Latest Blog Posts

by Rob Horning

25 Jan 2010

Felix Salmon linked to this interview with Steve Waldman, who writes one of my favorite blogs, Interfluidity. I found his description of why he turned away from economism interesting:

I was entranced by the Hayekian story of how markets aggregate and communicate widely dispersed information. I also found it fascinating that markets achieve legitimacy by disguising human choices, sometimes good and sometimes bad, as facts of nature.
I began a serious study of financial markets, first just by reading textbooks, then by going through the CFA curriculum and now grad school…. I was struck by how much real financial markets differed from the kind of markets one would invent (and that people like Robin Hanson do invent) if you took the Hayekian story seriously. Real market institutions seem designed to hide information and shift consequences rather than reveal outcomes and allocate costs and rewards. I quickly shed a libertarian prejudice in favor of what is “emergent” or “natural”, and became a critic of a financial system ill-equipped to serve the purpose to which it is addressed.

by Christian John Wikane

25 Jan 2010

Maiysha disCOVERed

Once Ella Fitzgerald immortalized the “A” train in that famous tune by Sir Duke, few could resist the idea of shuttling uptown to experience Harlem’s fervent jazz scene.  “Take the A Train” is still a beguiling invitation, though heading downtown on the “A” train promises just as memorable a time these days, especially if you disembark at the West 4th street station, one block from The Blue Note.

by Robert Moore

25 Jan 2010

Has Fringe gone astray?

The recent episode “Johari Window” was not merely mediocre but increasingly typical of Fringe. A lackluster story about individuals who were hideously deformed as the result of military experiments but who appear normal as long as they stay within range of a signal emitted by a local broadcast tower, the episode was not only completely unrelated to the show’s central story arc but boring and dull as well. Every show has its off moments, but what is troubling about Fringe is that it has had so many of them.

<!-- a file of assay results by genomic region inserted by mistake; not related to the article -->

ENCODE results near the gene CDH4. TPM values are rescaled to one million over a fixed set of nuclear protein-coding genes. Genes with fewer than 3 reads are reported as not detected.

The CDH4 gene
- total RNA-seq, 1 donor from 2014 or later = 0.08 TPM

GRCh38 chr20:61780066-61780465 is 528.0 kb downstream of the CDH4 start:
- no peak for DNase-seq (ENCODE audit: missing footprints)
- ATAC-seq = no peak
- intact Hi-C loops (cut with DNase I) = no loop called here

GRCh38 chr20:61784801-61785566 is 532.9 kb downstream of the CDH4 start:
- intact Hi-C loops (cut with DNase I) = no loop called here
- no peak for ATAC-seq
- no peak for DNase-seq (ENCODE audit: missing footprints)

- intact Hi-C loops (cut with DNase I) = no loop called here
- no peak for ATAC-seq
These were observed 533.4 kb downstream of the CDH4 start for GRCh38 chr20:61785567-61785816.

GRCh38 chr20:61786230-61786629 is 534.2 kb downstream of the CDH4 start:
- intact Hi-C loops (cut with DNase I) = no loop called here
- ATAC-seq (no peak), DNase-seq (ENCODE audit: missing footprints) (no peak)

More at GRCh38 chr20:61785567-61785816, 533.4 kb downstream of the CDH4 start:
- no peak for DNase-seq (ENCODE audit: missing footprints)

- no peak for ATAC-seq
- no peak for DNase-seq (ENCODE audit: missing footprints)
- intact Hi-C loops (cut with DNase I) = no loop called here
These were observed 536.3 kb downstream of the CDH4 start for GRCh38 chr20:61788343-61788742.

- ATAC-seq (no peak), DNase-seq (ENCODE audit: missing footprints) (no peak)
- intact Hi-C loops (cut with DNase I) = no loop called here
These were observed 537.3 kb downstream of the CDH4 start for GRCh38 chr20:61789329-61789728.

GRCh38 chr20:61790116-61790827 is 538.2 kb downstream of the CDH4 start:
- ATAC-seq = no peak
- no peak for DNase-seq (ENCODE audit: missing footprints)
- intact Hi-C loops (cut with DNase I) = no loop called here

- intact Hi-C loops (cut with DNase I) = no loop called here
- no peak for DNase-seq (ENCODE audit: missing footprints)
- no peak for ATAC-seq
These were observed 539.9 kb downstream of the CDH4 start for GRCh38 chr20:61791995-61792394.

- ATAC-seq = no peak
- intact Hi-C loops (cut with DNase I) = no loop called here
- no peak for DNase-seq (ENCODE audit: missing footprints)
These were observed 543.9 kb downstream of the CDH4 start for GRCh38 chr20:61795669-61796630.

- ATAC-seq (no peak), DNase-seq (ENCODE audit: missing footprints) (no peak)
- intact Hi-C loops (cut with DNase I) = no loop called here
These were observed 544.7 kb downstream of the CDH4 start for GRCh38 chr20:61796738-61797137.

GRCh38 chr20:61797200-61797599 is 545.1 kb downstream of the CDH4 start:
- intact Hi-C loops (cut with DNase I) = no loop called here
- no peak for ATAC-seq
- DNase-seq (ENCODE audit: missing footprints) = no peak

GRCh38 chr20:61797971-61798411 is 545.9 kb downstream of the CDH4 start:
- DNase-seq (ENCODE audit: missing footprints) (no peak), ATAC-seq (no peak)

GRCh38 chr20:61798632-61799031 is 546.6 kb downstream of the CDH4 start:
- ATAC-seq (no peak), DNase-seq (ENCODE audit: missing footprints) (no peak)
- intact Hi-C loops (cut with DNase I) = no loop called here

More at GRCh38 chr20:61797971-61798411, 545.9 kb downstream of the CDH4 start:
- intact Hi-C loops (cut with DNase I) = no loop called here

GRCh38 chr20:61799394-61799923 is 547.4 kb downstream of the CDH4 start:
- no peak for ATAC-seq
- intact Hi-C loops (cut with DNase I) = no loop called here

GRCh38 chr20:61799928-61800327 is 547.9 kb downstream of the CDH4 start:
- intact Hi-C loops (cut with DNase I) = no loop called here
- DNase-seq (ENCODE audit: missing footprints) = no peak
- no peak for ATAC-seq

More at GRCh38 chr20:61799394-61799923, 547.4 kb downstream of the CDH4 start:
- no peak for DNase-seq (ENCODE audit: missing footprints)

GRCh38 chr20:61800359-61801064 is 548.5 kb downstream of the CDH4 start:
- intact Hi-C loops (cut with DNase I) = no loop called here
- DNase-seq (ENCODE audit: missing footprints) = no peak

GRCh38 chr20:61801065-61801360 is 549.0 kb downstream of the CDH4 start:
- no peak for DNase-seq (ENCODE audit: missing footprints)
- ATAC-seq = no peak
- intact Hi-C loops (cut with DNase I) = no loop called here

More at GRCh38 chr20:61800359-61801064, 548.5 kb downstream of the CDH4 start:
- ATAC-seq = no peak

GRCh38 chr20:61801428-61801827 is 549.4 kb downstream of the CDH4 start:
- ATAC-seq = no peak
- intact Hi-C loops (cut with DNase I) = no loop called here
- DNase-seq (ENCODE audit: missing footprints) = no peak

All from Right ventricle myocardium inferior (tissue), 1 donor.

by Jimmy Callaway

25 Jan 2010

Superheroes have not been cool since—well, ever.  Pretty much since their inception, they’ve been a playground for garishly colorful adolescent male-power fantasies.  Not to dismiss that brand of good times, but if the 1980s hadn’t happened, these would probably remain the only kind of superhero comics being produced.

by Ian Mathers

25 Jan 2010

California and folk music don’t seem like they should go together but, for decades now, they have. With this year’s Too Soon for Flowers, Bay Area group the Dry Spells continue on in that left coast tradition. Initially formed in 2002 in New York, the quartet’s debut is a promising mix of traditional, almost Medieval folk music with modern rock energy. The band’s April Hayley, Tahlia Harbour, Adria Otte and Diego Gonzalez recently got together as a group to answer some of our questions.

How do you think Too Soon for Flowers would be different if you all hadn’t been playing more abstract, less conventionally song-based music in your side project, Citay?
All music influences other music, so being involved with Citay has almost certainly had an affect on us as musicians. The founding members of the Dry Spells met Diego and Warren through playing with Citay. Citay has had little structural influence on the Dry Spells’ music because Citay is one songwriter’s vision while the Dry Spells songwriting approach is a truly collaborative process.

//Mixed media

Indie Horror Month 2016: Executing 'The Deed'

// Moving Pixels

"It's just so easy to kill someone in a video game that it's surprising when a game makes murder difficult.

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